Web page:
So you and I agree about the problem but we disagree about the remedy. I say wait until the Church expels the disease, which will take time, and you appear to want action now despite the Church’s inability to act overnight. Sure, the FVists are exploiting the opportunity furnished by this delay, burning all their energy to undermine the gospel as much as possible. But this is one more time that the just must live by faith. While the heathen rage and imagine a vain thing, God is not mocked. And I am certain that when He rises, He will destroy these men with all the vengeance of a Doug Wilson prayer.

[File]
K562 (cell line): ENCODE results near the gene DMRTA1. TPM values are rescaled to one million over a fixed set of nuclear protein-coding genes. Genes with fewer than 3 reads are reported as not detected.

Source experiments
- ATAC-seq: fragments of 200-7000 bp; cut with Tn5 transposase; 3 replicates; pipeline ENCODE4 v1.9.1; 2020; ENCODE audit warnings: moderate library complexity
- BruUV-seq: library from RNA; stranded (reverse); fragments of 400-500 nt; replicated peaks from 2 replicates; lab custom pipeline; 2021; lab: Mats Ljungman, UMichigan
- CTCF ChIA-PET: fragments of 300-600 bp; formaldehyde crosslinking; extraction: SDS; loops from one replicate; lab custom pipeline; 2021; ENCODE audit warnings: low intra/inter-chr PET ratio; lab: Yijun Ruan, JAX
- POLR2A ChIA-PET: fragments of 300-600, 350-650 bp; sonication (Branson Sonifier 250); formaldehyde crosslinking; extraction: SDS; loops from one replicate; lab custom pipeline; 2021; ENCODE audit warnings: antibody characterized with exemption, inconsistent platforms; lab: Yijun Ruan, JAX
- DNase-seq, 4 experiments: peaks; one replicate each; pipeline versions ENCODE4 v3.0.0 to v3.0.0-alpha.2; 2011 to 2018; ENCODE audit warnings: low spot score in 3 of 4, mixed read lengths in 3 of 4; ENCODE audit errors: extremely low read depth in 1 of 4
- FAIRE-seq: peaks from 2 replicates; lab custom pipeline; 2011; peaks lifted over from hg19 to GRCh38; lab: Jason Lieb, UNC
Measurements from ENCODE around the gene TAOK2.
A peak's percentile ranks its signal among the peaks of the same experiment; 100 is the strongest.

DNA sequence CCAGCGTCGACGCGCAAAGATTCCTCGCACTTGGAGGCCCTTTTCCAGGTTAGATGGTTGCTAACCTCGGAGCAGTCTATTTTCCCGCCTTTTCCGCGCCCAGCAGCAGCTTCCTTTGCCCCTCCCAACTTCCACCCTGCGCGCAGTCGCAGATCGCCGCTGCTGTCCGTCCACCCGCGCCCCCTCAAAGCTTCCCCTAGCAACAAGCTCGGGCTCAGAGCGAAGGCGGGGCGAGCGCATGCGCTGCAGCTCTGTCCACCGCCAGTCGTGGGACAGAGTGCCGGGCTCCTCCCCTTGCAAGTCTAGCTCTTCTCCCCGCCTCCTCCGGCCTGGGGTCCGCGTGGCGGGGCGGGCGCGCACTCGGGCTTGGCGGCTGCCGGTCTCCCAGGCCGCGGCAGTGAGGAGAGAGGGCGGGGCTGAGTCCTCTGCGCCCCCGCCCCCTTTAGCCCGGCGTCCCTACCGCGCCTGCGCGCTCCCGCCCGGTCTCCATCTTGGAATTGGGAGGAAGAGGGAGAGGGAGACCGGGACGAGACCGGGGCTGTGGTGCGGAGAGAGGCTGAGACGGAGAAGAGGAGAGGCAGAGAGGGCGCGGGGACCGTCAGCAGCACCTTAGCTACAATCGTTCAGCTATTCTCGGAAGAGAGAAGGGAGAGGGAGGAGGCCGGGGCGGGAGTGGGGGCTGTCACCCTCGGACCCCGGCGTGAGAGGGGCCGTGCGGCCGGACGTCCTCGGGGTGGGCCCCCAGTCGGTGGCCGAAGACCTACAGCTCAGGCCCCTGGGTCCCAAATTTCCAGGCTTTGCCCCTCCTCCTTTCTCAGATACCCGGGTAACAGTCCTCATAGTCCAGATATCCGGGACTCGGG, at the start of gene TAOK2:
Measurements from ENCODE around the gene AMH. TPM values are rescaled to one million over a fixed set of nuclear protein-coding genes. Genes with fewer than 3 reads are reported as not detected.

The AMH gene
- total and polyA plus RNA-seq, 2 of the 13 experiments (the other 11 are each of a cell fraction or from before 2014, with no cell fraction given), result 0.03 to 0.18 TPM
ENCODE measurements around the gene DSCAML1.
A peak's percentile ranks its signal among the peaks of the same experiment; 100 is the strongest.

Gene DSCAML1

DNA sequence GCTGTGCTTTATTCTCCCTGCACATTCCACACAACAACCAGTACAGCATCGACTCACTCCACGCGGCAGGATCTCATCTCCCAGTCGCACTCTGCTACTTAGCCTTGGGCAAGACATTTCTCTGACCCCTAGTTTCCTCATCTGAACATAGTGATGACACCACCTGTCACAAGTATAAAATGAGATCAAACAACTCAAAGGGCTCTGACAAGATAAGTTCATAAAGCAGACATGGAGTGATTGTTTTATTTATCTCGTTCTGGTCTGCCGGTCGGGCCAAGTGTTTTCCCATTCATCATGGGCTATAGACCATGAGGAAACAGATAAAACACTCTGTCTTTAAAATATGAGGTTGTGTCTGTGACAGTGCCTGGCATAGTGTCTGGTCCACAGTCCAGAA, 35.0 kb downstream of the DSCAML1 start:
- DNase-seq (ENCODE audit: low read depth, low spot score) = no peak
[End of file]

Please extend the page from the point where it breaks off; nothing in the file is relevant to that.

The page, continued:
So give Pastor Lane room to minister. He’s a wise man acting in strict accordance with the boundaries of his office, and we can’t ask for anything more.

Towne said...

Perhaps it would help to understand Mark T.'s point this way (correct me if I'm wrong):

Were any single PCA pastor to pronounce against an individual (Wilson or any other) that pastor would in effect be setting himself up as pope. The pastor can pronounce teaching to be in error, but heresy on the part of an individual can only properly be declared by the courts of the church. AKA Presbyterianism 101.

Mark T. said...

B I N G O !